Elderberry Syrup

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You don't know this about me, but I'm a big fan of zombies. Ok, maybe "fan" is the wrong word here... I should say that I love watching movies and TV series about zombies. The Walking Dead starts in 12 days, so I'm pretty happy. What do zombies have to do with my post today? I am so glad you asked! :)

In The Walking Dead, there's a fatal virus that hits a community of people and Dr. Hershel finds elderberries, makes tea, and saves a whole bunch of them.

Now I know that it's just a TV series (a pretty good one, I might add), but elderberries have been used for thousands of years as a very effective medicine. Elderberries are known to support the immune system against viruses like cold and flu. It makes sense then that elderberries are often referred to as "nature's flu shot."

While there are many foods, plants, herbs, etc that boost your immune system, elderberry syrup is by far the tastiest thing I've come across. This is important to me because I can't bring myself to eat or drink anything that doesn't taste good to me and this syrup is also a huge hit with my kids.

It tastes good and is good for us--Perfect!

You'll be able to find many variations of elderberry syrup online, and these variations are mostly just personal preference. Different ratios of liquid will yield a different consistency and different ingredients will change the taste. So I've made this recipe as a starting off point for you and you can tweak it if you so desire!

Beneficial Ingredients

  • Elderberries - high in antioxidants and flavonoids; has anti-viral properties
  • Raw honey - contains vitamins, minerals, enzymes and antioxidants; has anti-fungal, anti-bacterial & anti-viral properties
  • Raw apple cider vinegar - contains vitamins, minerals and enzymes; breaks up mucous and supports the lymphatic system

Note: in the below recipe, the honey and ACV are added into the decoction once it has cooled, so that the beneficial enzymes and other nutrients are not destroyed with heat.

The following ingredients add additional immune support, plus flavour the syrup:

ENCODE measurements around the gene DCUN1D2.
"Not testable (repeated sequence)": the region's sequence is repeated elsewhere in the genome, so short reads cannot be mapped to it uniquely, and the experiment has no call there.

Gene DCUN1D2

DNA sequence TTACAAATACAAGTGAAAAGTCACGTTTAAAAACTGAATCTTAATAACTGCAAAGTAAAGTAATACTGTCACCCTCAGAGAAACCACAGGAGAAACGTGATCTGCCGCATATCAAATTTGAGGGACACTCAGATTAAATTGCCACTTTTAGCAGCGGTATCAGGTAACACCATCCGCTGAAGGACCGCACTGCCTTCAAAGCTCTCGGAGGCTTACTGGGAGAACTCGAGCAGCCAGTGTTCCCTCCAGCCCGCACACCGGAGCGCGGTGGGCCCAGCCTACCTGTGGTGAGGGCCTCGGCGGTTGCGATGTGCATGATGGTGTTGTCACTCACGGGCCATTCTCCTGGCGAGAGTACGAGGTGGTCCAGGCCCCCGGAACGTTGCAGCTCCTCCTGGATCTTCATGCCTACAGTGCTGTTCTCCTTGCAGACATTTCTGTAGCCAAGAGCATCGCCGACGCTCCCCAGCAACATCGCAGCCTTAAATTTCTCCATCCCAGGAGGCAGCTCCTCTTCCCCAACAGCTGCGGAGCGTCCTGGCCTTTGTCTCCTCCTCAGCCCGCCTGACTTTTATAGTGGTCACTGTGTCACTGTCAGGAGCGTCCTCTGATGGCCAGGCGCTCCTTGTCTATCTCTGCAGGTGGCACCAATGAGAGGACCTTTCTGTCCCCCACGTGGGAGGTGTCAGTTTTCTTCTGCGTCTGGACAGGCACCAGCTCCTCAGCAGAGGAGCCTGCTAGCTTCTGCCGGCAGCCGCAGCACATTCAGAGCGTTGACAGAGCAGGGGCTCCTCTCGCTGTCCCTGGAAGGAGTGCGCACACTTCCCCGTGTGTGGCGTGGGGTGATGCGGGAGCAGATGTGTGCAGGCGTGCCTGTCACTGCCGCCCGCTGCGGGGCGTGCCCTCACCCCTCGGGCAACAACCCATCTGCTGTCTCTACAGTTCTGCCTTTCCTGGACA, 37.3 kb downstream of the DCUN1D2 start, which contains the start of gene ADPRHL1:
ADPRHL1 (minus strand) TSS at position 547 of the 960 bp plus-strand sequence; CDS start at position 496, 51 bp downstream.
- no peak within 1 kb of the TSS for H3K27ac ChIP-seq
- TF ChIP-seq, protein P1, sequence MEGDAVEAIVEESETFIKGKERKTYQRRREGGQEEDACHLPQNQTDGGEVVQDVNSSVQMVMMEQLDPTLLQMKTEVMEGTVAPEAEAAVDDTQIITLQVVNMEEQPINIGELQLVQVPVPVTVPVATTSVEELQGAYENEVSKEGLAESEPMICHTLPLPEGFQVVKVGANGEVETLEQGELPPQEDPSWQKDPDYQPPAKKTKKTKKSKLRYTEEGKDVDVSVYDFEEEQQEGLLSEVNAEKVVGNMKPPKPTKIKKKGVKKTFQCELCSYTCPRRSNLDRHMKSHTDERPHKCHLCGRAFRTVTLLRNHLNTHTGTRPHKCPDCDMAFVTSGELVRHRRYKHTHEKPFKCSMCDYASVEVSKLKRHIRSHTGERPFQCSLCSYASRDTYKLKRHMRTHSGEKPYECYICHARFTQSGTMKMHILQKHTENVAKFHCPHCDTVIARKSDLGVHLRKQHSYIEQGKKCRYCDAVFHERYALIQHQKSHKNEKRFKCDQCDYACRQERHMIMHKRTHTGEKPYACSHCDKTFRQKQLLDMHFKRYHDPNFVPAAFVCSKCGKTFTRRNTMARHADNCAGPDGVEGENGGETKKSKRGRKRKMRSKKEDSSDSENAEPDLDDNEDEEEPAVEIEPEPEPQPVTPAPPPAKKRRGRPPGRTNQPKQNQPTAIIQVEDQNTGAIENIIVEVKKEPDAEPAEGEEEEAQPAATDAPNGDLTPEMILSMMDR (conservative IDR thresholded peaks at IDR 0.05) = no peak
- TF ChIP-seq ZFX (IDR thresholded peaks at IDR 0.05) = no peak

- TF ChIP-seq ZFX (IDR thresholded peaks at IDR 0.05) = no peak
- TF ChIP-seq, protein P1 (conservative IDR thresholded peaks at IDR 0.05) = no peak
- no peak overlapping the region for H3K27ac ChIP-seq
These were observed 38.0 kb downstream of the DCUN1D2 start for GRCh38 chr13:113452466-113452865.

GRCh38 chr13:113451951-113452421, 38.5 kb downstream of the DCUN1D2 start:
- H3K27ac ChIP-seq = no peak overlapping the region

• Cinnamon - anti-inflammatory and anti-viral; helps treat symptoms such as vomiting, diarrhea, sore throat, and muscle aches
  • Ginger - contains antioxidants; has anti-inflammatory properties; relieves gastrointestinal upset
  • Garlic - contains antioxidants; has anti-inflammatory, anti-bacterial, anti-fungal, and anti-viral properties
  • Cloves - contains antioxidants; has anti-inflammatory, anti-bacterial, and anti-fungal properties

Note for parents: my kids love the cinnamon, ginger and cloves added, but aren't such big fans when I add garlic (even though they love garlic in savory dishes).

Elderberry Syrup Recipe

Ingredients

Optional, add in as many as you'd like:

  • 1 stick or 1 tsp of ground cinnamon
  • 1 inch piece of ginger, minced
  • 1 clove of garlic, minced
  • 1/2 tsp of whole cloves

Directions

  1. Add elderberries and water to a sauce pan, plus any other add-ins
  2. Heat on medium until it comes to a boil
  3. Turn heat down to low and allow it to simmer for 45-60 minutes, or until it has reduced by half
  4. Once reduced, take the pan off the heat; mash the berries and strain through a fine mesh strainer
  5. Allow to cool; when it is no longer hot, add in raw honey and apple cider vinegar
  6. Stir well, then pour into bottles of your choice
  7. Store in the fridge

How to take Elderberry Syrup

Since elderberries are a food, there isn't really a "dosage" per se. But there are some general guidelines that many people follow. For virus prevention, adults may take up to 1 tbsp per day and children may take up to 1 tsp per day. If an illness hits, take it every couple hours until symptoms clear.

There is also a theory with herbal remedies that you should take a break once in a while so that your body does not get used to the remedy. We take our syrup almost every day through the fall and winter and stop during the spring and summer. Others may take it for a week and then stop for a week throughout the whole year. It's really up to you!

Elderberry syrup is so delicious it can be taken straight or added to anything you'd like to sweeten, like tea or waffles.

It's important to note...

...that due to the honey, children under 1 year old should not be given this syrup. If you are breastfeeding, it is unlikely that your baby will need an additional immune support. If you are not breastfeeding, you can put some of the decoction aside before adding the honey and give the "juice" to your baby.

Elderberry Syrup 2